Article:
Solar energy is becoming a promising industry as our country shifts its reliance from dirty fuels to cleaner, renewable sources of energy. The Mojave Desert is an unbroken and intact landscape that provides diverse habitat for endangered wildlife species, outstanding recreational opportunities, and an abundance of natural resources including solar and wind. With growing demand for renewable energy, there is a corresponding demand and pressure to develop energy zones on sensitive landscapes.
Our conservation partners are working with local communities on ways to responsibly site renewable energy zones and transmission corridors in an effort to bring solar energy to the market more quickly without compromising the natural and recreational values on public lands. Proper siting and planning of energy projects, on previously disturbed lands for example can reduce impacts and speed up the process.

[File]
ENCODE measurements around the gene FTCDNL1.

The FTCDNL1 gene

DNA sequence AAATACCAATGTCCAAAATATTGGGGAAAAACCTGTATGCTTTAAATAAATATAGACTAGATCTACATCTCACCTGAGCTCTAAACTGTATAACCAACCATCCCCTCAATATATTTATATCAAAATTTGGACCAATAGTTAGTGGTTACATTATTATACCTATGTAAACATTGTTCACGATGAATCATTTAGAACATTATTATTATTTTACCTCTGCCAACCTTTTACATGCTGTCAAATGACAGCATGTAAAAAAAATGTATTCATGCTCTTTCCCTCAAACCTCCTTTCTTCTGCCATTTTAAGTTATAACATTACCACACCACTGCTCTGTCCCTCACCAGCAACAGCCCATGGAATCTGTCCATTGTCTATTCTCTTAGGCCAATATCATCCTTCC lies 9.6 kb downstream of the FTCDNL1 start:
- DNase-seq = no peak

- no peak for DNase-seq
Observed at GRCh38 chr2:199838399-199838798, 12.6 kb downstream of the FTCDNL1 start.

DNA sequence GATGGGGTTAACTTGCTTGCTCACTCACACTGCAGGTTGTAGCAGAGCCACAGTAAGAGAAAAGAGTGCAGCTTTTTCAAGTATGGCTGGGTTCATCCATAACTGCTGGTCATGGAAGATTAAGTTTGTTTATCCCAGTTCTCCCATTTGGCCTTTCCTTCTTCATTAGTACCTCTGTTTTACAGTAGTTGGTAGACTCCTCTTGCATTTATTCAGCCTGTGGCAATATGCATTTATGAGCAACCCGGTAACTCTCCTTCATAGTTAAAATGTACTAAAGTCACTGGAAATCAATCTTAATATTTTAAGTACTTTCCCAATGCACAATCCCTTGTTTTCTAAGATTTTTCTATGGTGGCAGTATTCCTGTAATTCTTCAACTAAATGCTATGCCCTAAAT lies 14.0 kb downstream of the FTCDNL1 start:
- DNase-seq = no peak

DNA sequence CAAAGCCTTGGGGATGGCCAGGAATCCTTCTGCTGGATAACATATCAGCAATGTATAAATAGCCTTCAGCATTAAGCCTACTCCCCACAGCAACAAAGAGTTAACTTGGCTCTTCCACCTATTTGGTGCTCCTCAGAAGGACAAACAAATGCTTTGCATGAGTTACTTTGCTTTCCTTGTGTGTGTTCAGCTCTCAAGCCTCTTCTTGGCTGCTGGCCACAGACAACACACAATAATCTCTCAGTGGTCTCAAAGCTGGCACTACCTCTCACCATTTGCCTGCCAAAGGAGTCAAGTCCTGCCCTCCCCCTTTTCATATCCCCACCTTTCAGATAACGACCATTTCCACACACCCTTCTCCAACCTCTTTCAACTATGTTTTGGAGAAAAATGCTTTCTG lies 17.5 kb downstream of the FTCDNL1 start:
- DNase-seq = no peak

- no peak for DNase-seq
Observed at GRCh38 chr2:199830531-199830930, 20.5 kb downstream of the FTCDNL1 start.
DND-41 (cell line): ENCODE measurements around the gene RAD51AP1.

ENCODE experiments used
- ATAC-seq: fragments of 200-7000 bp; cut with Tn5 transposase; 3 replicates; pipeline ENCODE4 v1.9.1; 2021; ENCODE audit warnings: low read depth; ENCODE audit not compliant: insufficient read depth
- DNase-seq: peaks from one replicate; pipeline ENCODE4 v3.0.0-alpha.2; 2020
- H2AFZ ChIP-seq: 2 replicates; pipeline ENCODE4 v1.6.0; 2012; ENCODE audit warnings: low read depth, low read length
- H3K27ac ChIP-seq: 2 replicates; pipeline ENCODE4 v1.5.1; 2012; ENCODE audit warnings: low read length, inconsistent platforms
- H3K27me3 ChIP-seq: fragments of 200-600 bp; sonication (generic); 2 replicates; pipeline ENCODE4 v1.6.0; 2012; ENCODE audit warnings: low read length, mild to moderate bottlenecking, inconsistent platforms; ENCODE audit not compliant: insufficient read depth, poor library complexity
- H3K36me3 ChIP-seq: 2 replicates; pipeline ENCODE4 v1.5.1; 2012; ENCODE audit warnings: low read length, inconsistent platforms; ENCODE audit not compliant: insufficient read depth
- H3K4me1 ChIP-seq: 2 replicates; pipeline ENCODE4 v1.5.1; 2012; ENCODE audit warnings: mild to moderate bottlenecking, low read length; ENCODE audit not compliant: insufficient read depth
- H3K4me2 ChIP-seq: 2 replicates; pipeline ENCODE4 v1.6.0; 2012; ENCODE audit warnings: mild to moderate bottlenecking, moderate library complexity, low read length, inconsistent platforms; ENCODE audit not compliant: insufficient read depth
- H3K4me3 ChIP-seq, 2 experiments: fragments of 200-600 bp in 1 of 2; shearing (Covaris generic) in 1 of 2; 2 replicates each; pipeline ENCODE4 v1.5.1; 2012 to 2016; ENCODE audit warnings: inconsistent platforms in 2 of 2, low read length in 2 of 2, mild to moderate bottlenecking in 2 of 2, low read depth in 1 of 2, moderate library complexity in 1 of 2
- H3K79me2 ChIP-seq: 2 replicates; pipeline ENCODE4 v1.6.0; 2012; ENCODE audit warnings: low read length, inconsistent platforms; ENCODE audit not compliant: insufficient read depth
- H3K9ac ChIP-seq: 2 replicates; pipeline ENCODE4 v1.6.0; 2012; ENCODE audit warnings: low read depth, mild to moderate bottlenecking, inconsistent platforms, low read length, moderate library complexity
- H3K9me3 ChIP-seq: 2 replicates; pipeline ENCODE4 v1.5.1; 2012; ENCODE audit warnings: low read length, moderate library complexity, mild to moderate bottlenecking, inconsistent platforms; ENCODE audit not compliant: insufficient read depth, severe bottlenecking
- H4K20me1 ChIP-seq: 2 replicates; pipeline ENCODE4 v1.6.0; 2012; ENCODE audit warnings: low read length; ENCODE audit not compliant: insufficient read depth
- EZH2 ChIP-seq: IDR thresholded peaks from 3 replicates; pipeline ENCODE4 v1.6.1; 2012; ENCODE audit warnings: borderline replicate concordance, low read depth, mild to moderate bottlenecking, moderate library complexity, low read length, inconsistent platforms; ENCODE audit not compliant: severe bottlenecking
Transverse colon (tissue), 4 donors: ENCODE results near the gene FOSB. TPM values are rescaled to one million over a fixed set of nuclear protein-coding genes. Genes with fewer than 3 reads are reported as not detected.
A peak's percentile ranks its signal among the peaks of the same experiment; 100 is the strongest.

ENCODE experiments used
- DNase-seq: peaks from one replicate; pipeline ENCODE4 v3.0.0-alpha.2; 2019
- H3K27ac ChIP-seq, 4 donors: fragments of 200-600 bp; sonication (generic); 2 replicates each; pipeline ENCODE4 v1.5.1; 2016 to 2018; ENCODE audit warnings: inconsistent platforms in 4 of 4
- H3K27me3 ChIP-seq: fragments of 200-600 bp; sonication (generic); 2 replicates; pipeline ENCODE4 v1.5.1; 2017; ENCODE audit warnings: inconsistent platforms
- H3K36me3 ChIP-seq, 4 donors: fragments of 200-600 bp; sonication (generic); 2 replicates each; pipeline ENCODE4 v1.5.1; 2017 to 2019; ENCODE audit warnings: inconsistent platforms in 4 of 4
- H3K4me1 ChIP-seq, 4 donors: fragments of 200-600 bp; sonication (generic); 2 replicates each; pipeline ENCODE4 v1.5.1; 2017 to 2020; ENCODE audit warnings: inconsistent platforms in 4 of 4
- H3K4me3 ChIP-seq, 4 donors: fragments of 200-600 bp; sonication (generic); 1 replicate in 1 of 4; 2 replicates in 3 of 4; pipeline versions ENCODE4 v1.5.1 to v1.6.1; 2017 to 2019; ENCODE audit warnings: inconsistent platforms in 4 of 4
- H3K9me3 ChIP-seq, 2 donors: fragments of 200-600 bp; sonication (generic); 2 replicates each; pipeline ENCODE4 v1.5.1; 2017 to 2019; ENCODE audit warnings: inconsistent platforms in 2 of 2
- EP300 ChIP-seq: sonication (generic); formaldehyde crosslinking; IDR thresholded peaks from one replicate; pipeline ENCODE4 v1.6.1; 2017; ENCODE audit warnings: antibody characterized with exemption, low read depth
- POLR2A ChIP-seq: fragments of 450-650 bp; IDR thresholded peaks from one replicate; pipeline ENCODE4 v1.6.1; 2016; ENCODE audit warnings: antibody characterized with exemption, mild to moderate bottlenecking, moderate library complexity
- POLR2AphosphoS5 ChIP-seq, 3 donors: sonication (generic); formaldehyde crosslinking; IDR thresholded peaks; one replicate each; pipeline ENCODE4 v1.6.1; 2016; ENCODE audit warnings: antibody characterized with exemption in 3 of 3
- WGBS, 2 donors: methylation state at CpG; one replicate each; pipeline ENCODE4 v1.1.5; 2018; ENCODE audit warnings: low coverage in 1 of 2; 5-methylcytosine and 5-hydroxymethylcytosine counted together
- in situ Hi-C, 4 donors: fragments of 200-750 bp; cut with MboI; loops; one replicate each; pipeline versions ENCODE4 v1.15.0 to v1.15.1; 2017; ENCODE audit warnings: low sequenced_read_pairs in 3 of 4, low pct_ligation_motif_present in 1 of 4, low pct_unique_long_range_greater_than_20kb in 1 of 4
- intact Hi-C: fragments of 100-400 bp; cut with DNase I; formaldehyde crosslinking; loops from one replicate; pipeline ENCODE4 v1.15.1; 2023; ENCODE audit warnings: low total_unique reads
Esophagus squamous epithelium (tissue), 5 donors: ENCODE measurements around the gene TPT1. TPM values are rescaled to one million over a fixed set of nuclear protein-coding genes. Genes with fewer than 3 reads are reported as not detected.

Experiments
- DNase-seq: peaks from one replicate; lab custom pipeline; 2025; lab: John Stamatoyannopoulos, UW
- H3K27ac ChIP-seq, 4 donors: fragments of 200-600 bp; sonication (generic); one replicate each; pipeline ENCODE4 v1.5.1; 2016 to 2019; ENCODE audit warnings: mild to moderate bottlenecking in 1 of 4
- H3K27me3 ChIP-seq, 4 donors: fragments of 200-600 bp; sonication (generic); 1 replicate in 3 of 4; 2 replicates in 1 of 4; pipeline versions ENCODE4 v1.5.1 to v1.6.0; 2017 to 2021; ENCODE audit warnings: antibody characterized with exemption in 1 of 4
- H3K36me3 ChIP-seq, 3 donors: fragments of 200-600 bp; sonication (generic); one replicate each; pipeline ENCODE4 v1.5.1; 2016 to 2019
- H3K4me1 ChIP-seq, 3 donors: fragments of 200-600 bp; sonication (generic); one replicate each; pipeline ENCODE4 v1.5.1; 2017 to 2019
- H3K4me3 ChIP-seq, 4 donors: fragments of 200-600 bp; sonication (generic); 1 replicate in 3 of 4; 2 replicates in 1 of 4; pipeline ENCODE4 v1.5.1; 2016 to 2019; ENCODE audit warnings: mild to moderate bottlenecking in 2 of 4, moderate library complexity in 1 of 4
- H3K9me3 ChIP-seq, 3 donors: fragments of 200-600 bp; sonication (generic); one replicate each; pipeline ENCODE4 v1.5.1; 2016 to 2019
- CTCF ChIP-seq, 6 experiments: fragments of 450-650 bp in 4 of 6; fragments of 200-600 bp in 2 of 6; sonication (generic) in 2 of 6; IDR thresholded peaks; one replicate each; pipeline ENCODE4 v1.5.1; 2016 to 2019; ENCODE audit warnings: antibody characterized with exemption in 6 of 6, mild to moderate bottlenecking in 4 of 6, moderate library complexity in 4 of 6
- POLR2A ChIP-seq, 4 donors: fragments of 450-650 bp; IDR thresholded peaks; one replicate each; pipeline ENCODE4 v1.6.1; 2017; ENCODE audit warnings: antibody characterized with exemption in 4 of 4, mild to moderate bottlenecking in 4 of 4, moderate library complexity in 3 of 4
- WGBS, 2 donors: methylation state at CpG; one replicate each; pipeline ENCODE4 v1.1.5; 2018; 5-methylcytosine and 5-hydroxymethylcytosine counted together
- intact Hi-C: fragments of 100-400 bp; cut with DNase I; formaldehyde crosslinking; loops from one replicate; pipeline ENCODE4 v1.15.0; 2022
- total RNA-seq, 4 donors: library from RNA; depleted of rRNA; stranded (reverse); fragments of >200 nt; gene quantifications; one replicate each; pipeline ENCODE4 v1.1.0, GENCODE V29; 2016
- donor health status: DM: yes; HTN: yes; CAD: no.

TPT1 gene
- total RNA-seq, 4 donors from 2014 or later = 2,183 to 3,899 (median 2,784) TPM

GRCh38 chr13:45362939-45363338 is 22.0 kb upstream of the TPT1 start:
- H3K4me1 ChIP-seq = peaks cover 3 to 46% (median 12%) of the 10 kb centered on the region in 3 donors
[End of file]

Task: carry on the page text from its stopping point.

Our flight took us over ecologically and economically important areas in California's southern desert that are proposed for protections under the California Desert Protection Act, and we also flew over proposed energy development sites like the 4,000 Soda Mountain solar project and the Coolwater-Lugo transmission project. We also saw the 392 megawatt Ivanpah Solar Electric Generating System. We hope the aerial perspective gave you a better understanding of this landscape and its valuable resources, both for wildlife and for renewable energy. While these projects represent clean energy and progress toward the country's climate goals, it is important to evaluate the impacts that these large industrial developments could have on sensitive wildlife habitat and scenic desert views.